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Caribbean holidays

29 Feb 2024 | Written by By Roger Davies
The Joy Club member Roger Davies shares his top tips for getting away to a Carribean destiniation in the colder months…

I am sitting looking out of my office window, there is a totally grey sky, the temperature has risen to a dismal 4°c. Too cold to be pleasant and too warm for a nice crisp frost. It was dark at 08:15 and it will be dark again soon. It is at times like this that the adverts, that are everywhere I look, become very tempting. I need some sunshine. The advertisers know how I feel because we all feel the same in the cold months. But where to book? That is the question. In my mind to guarantee warm sunshine I want to go back to the Caribbean Islands, each so different, but all with the same laid-back vibe.

But when is the best time to go? I think the answer is it all depends on what you want out of the trip. Year round the temperatures do not vary that much. A daytime high between 28°c in winter and 32°c in summer can be expected, but you will need an airconditioned room though as temperatures at night never drop much below 20°c. There is a “dry” season which runs from roughly Dec to May and the “rainy” from June to Nov. But in my experience, it can rain at any time. And when I say it rains, I mean it RAINS. The trade winds travel for thousands of miles across the Atlantic, collecting moisture. They hit the Islands and rise over the hills. The moisture turns into heavy wet clouds and down it comes. Thunderous, torrential, and heavy. The good news is it is usually a short sharp downpour, out comes the sun and it all steams away. As one local told me it is not rain, it is liquid sunshine.

Talking about weather you cannot ignore the hurricane season which runs roughly from June to November, but as most storms turn right and head north before they reach the Islands, you would be very very unlucky to get caught up in one.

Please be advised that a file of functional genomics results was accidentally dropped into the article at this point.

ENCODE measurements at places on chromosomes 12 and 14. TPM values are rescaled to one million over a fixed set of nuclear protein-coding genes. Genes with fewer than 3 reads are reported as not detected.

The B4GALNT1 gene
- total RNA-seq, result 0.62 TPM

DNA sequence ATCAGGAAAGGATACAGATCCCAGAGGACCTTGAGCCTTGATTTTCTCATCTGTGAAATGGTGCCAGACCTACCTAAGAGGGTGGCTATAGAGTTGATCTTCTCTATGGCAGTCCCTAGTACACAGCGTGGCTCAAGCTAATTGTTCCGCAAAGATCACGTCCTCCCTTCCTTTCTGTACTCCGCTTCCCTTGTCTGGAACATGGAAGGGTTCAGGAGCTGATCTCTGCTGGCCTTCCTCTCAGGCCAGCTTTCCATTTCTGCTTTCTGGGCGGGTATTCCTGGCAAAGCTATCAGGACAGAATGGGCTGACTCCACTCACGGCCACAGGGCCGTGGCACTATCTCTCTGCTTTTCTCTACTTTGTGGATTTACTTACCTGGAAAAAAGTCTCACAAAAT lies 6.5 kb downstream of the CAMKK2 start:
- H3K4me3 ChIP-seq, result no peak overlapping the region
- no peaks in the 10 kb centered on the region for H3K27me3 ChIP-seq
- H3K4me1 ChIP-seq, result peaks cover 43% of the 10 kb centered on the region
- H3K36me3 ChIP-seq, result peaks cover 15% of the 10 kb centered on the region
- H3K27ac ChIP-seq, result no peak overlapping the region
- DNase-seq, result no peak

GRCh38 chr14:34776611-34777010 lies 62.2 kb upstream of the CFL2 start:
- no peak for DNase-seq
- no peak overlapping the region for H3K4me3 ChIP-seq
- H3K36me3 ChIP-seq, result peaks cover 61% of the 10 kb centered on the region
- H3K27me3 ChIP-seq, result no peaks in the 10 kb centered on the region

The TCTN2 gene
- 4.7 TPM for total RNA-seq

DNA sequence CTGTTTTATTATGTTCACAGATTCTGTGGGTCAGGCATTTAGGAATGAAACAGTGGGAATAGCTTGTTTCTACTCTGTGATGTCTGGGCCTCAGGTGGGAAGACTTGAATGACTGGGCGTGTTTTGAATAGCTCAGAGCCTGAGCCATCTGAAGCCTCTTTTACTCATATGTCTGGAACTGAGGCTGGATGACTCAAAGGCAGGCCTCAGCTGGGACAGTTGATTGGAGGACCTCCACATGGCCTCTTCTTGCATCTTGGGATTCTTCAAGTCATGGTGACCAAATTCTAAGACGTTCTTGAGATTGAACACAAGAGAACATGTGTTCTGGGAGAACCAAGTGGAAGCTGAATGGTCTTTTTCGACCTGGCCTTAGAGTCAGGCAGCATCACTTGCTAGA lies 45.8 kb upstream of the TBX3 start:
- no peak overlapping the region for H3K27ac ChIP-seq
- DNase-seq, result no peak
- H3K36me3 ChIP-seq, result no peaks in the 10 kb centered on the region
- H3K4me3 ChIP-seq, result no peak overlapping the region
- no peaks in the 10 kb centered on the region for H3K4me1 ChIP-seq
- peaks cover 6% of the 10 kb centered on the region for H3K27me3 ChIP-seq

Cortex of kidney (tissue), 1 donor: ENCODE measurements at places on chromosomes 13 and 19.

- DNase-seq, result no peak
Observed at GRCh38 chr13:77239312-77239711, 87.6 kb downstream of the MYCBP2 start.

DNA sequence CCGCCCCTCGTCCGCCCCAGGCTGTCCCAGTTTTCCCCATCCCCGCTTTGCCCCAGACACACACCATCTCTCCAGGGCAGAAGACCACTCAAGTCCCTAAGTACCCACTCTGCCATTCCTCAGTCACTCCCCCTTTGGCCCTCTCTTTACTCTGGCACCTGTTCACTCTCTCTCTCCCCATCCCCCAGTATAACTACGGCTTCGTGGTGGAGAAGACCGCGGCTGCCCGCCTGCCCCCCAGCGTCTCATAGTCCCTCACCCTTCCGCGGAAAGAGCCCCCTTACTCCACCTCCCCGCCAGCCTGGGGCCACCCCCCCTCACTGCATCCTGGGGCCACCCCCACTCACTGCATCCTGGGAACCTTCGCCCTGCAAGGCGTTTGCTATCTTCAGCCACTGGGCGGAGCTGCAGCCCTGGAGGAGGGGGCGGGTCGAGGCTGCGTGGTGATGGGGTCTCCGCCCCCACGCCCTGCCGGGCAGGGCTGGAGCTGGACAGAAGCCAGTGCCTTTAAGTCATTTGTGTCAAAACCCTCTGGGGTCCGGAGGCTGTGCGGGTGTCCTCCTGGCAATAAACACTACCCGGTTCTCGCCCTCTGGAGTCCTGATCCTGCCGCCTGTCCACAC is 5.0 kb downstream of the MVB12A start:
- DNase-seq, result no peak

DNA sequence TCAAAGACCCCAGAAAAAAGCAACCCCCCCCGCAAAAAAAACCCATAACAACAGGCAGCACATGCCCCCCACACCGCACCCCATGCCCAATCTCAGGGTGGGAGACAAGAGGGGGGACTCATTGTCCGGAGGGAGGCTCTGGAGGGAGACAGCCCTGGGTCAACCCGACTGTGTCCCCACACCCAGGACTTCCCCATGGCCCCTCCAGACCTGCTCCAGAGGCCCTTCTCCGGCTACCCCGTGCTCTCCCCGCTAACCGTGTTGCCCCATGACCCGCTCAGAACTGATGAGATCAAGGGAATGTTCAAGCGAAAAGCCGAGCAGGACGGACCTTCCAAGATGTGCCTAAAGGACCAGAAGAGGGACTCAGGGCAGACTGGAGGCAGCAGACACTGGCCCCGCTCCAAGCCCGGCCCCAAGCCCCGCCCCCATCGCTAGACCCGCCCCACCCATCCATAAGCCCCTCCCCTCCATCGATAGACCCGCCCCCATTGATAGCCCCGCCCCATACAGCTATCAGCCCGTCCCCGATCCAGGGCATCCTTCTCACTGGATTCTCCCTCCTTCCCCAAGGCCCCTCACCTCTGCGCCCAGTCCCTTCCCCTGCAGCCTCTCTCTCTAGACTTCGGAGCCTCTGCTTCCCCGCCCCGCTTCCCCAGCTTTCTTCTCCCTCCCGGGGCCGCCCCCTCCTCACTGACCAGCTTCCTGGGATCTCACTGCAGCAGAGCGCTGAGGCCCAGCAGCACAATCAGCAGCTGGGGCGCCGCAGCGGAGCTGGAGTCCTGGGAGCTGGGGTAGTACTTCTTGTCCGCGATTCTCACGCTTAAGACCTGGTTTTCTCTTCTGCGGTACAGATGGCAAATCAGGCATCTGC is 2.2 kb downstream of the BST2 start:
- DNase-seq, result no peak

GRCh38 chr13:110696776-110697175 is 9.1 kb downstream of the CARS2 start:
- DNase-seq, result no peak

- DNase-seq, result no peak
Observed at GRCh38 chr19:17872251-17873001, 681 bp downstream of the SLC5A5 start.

How to get there, nowadays it is a very rare Caribbean Island that does not have an international airport. And those that don’t, will have an island-hopping plane across from one of the others. In 1969, I once flew from Porto Rico to St Lucia on a little Caribbean Airlines prop plane, an interesting experience, more like a bus ride than an international flight. People in the front row of seats got to chat with the pilot. From the UK there are cheapish flights available from £500 return. (Virgin airways, Manchester to Bridgetown Barbados.) But beware, as you all already know there may be unavoidable extras to pay.

One other thing to remember about flights to the Caribbean, it is just over 9 hours on a direct flight. This can be a long time in a packed aircraft. The front cabins can be spacious, but they are very expensive. Cattle class may be cheaper, but even though it is better than short haul flights, you will be packed in fairly tightly. An alternative for those with a little more time on their hands would be a 25-to-30-day cruise out of Liverpool or Southampton.

Where to stay, there are literally thousands of hotels and Airbnb’s of all classes available. It is also possible to book into one of the many all-inclusive complexes on any of the islands and never leave. In the resort there will be restaurants, shops, and bars. There will be pools large enough to fight a naval battle in. Though a German friend of mine did say that he couldn’t get a sun lounger because all the Brits had claimed them with towels. But if you do stay in one you may miss out on the local culture and cuisine.

We once stayed in a complex on Margarita, a Venezuelan Caribbean Island, and the steaks in the local bar were to die for. Huge, South American style, man sized hunks of beef, cooked over hot coals. They were seared till they were scorched and charred on the outside, and blood drippingly rare inside. They were served with chips as a vegetable. In the Dominican Republic the contrast between the All-Inclusive resorts and the local population was a real extreme. In the gated, guarded complex there was every luxury imaginable. From the onsite Casino to the swim-out to bar in the middle of the pool. The choice of five, always open, restaurants to the midnight international cabaret. Most people never left the complex. But outside, in the local villages shoeless children would follow you with their hands out for coins.